August 26, 2012 by McDowski
By now, pretty much everyone who has any remote interest in the Apple v Samsung case (and really, anyone with access to newspapers and the Interwebnet) knows that the jury found Samsung guilty of almost everything. In short, Samsung is a greedy and non-innovative giant slug that tried to make money by ripping off America’s corporate darling. And they will pay for it.
What’s interesting, though, is that the verdict was reached in a shockingly short time. Pretty much all journalists – and even legal experts, from what I had seen on the webnet – were expecting the jury to take their sweet time. After all, this was a pretty damn complex case, with lots of confusing technical and legal jargon concerning source codes and software patents, and the jury in the end had to answer a 700-question form (not a typo) regarding various aspects of the lawsuit, from the technologically titillating to the mindless minutiae. And the jury did it in less than three days.
Now that’s some accomplishment! No delays, no back-and-forth among the jurors, no confusion about the questions that would require assistance from the court. Just three days and a unanimous verdict. I can’t help but wonder if they really approached the suit the right way. Because I must say, it sounds a bit like the jury sort of had its mind made up prior to deliberation.
Think about it – a giant American success story, a homegrown company that is viewed as one of the most innovative in the world, against a foreign corporation that is accused of stealing their idea… Is it really so inconceivable that there was some form of misguided patriotism at play here?“Those damn foreigners,” they might have thought. “Coming in and stealing American jobs. And now they’re stealing our ideas, too!” “Well, we don’t know that yet, John,” protests a reasonable fellow juror. “Maybe they didn’t.” “Aw, c’mon! These guys are always stealing shit from us! Like those damn fake Apple Stores in China.” “Samsung is Korean…” “Korean, Chinese. They’re all bloody Asian, aren’t they?” “Er-“ “Also, Obama’s Muslim.”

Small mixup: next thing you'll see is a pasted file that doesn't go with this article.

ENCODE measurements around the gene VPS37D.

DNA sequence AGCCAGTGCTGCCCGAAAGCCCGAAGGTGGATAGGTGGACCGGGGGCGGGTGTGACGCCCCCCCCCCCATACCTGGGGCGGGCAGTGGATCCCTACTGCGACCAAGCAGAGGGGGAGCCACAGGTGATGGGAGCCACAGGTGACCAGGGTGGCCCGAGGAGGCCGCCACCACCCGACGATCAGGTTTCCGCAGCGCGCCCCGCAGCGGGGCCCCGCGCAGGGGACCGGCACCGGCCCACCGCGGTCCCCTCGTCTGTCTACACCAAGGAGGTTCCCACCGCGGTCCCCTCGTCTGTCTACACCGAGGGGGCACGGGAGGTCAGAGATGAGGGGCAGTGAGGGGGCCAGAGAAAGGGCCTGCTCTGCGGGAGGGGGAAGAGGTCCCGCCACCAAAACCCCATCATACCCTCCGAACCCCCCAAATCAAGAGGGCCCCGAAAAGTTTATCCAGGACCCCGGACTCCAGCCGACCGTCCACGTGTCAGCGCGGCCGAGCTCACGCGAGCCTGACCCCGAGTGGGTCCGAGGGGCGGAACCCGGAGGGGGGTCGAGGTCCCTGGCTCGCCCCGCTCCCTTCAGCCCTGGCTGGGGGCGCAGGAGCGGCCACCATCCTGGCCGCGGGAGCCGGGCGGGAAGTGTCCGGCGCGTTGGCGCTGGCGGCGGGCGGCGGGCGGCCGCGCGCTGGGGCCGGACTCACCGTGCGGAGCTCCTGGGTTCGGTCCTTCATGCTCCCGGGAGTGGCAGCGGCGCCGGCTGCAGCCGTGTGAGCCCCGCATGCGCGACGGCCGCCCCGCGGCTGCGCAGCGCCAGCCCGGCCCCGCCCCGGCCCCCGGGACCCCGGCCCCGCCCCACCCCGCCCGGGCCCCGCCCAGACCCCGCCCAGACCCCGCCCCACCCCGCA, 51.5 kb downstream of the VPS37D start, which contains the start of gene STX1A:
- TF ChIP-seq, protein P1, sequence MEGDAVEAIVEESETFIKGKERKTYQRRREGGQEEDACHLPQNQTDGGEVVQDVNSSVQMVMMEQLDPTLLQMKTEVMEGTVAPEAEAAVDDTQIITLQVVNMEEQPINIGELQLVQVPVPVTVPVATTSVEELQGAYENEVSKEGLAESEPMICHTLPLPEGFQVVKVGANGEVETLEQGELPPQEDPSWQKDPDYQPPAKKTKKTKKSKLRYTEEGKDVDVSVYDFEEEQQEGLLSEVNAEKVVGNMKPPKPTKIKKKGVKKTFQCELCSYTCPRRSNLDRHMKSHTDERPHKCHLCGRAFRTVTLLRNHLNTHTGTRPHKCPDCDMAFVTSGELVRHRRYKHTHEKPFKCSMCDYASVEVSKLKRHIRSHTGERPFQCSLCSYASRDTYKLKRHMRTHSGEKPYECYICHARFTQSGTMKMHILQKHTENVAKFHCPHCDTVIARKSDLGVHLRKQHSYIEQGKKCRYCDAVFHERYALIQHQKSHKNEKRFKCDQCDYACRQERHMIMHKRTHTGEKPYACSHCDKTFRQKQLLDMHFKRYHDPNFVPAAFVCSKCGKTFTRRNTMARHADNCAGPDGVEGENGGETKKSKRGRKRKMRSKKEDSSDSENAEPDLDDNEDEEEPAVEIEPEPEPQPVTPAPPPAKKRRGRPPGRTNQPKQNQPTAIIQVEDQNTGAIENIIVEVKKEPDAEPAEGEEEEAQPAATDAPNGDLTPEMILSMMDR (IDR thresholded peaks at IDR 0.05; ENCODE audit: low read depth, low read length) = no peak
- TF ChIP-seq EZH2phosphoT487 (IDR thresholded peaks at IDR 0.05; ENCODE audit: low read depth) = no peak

I jest, of course. I have no reason to think that the jurors are racist. But that does not mean that there wasn’t some sense of “Us vs. Them” among the jurors. The smoking gun, if it can be called that, is the aforementioned deliberating time. Three days, when everyone was expect them to take at least a week, and maybe two? And there might be other issues, too.
One of the major points of contention was the validity of Apple patents. Reading various tech sites and forums, it seems to me that a lot of people thought that some of Apple’s patents were simply ridiculous. “Apple owns ‘rectangle with rounded corners’!” was a common sarcastic comment I saw. While that is an oversimplification, it points to what many people feel is the state of patent law. Many people feel that the patent system needs a significant overhaul, and more limitations placed on broad sweeping patents. And guess what? The jury foreman is himself a patent holder. Not a crime, of course, but mayhaps suggesting that he was predisposed to supporting broad patents?
Who knows? But the super-quick turnaround time for the verdict does seem a little strange.